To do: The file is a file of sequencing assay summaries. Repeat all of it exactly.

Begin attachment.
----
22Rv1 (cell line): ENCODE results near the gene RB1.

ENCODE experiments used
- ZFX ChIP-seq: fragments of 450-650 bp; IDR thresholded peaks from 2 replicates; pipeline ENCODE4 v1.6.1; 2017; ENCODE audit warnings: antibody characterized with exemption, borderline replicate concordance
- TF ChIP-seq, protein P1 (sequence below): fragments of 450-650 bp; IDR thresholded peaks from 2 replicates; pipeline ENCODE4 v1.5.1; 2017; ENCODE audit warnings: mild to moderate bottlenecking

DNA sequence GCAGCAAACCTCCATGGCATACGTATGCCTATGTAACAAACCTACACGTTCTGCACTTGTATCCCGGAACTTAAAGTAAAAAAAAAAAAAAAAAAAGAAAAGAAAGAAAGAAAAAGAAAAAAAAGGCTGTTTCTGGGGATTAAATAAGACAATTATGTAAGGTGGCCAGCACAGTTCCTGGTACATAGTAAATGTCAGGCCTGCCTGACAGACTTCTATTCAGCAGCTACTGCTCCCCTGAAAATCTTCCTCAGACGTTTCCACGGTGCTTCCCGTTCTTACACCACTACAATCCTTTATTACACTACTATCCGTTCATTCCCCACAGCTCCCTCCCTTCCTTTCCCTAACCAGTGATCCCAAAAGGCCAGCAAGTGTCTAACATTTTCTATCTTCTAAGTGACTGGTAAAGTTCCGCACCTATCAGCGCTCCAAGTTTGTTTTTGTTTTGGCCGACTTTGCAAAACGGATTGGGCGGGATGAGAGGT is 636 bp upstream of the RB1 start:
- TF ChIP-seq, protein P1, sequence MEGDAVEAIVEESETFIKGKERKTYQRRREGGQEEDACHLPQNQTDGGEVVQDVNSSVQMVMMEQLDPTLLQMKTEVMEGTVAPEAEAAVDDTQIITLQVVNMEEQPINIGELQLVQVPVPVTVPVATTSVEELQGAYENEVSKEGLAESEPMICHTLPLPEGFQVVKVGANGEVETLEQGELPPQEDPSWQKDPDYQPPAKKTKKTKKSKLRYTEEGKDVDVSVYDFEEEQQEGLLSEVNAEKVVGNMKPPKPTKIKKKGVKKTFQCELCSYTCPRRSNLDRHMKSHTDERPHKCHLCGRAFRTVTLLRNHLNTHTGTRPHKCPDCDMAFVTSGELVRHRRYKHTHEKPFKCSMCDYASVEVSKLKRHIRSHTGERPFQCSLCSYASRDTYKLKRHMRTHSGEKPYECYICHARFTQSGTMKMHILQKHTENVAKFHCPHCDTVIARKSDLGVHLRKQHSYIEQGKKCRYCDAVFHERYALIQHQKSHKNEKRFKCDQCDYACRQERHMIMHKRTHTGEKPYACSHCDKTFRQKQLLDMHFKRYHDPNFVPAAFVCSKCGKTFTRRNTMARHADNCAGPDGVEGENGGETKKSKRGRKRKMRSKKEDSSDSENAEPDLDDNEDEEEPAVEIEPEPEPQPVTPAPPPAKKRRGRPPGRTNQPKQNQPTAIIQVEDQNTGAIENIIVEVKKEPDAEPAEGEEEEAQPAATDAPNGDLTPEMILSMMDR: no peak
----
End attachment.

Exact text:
22Rv1 (cell line): ENCODE results near the gene RB1.

ENCODE experiments used
- ZFX ChIP-seq: fragments of 450-650 bp; IDR thresholded peaks from 2 replicates; pipeline ENCODE4 v1.6.1; 2017; ENCODE audit warnings: antibody characterized with exemption, borderline replicate concordance
- TF ChIP-seq, protein P1 (sequence below): fragments of 450-650 bp; IDR thresholded peaks from 2 replicates; pipeline ENCODE4 v1.5.1; 2017; ENCODE audit warnings: mild to moderate bottlenecking

DNA sequence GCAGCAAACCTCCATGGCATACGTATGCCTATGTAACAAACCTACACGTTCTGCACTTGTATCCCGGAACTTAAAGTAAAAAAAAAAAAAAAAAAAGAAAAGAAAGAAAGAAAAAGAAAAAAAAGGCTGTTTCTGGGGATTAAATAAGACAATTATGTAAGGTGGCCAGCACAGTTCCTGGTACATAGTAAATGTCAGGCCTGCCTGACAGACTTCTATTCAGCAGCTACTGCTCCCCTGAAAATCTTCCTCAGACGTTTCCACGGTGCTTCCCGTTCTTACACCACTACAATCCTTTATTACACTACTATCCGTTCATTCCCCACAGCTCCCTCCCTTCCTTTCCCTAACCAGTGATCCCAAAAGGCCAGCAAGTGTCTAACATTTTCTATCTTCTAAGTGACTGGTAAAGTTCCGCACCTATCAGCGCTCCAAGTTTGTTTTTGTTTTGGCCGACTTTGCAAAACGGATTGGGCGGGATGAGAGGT is 636 bp upstream of the RB1 start:
- TF ChIP-seq, protein P1, sequence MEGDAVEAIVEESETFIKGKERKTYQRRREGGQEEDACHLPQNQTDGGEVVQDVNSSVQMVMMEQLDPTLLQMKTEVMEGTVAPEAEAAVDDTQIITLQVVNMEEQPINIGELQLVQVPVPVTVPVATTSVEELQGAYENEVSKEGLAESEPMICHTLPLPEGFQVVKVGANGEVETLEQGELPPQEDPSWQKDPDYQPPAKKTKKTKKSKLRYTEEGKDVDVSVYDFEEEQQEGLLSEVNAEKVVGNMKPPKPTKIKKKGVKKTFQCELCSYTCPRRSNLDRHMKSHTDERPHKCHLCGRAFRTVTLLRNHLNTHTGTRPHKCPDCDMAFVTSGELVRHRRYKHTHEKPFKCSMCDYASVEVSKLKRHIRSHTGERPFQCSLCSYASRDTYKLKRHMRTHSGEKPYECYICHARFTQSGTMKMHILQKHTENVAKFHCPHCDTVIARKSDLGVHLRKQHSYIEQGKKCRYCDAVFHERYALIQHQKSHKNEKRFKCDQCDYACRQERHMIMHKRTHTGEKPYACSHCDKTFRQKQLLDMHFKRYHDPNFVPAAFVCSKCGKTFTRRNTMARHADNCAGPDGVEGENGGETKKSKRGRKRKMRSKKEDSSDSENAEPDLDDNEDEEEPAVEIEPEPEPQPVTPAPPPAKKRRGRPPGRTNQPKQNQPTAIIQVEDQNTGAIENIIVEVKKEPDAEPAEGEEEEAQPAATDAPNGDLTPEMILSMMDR: no peak